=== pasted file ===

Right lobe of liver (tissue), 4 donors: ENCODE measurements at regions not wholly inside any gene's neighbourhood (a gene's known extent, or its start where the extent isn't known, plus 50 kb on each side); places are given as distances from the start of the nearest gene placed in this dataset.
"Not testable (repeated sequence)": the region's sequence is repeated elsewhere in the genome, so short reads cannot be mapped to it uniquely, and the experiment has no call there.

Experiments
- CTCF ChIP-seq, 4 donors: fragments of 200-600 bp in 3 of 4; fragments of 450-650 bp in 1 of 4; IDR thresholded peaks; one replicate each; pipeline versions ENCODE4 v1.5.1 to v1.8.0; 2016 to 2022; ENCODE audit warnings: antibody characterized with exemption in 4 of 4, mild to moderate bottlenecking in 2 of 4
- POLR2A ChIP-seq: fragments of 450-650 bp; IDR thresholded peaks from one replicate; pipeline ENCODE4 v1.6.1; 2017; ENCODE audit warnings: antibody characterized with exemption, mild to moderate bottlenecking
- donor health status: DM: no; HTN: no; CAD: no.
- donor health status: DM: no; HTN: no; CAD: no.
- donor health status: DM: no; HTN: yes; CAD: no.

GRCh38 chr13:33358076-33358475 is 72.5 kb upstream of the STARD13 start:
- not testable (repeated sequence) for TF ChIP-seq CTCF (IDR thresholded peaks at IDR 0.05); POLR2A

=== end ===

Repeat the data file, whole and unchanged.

Right lobe of liver (tissue), 4 donors: ENCODE measurements at regions not wholly inside any gene's neighbourhood (a gene's known extent, or its start where the extent isn't known, plus 50 kb on each side); places are given as distances from the start of the nearest gene placed in this dataset.
"Not testable (repeated sequence)": the region's sequence is repeated elsewhere in the genome, so short reads cannot be mapped to it uniquely, and the experiment has no call there.

Experiments
- CTCF ChIP-seq, 4 donors: fragments of 200-600 bp in 3 of 4; fragments of 450-650 bp in 1 of 4; IDR thresholded peaks; one replicate each; pipeline versions ENCODE4 v1.5.1 to v1.8.0; 2016 to 2022; ENCODE audit warnings: antibody characterized with exemption in 4 of 4, mild to moderate bottlenecking in 2 of 4
- POLR2A ChIP-seq: fragments of 450-650 bp; IDR thresholded peaks from one replicate; pipeline ENCODE4 v1.6.1; 2017; ENCODE audit warnings: antibody characterized with exemption, mild to moderate bottlenecking
- donor health status: DM: no; HTN: no; CAD: no.
- donor health status: DM: no; HTN: no; CAD: no.
- donor health status: DM: no; HTN: yes; CAD: no.

GRCh38 chr13:33358076-33358475 is 72.5 kb upstream of the STARD13 start:
- not testable (repeated sequence) for TF ChIP-seq CTCF (IDR thresholded peaks at IDR 0.05); POLR2A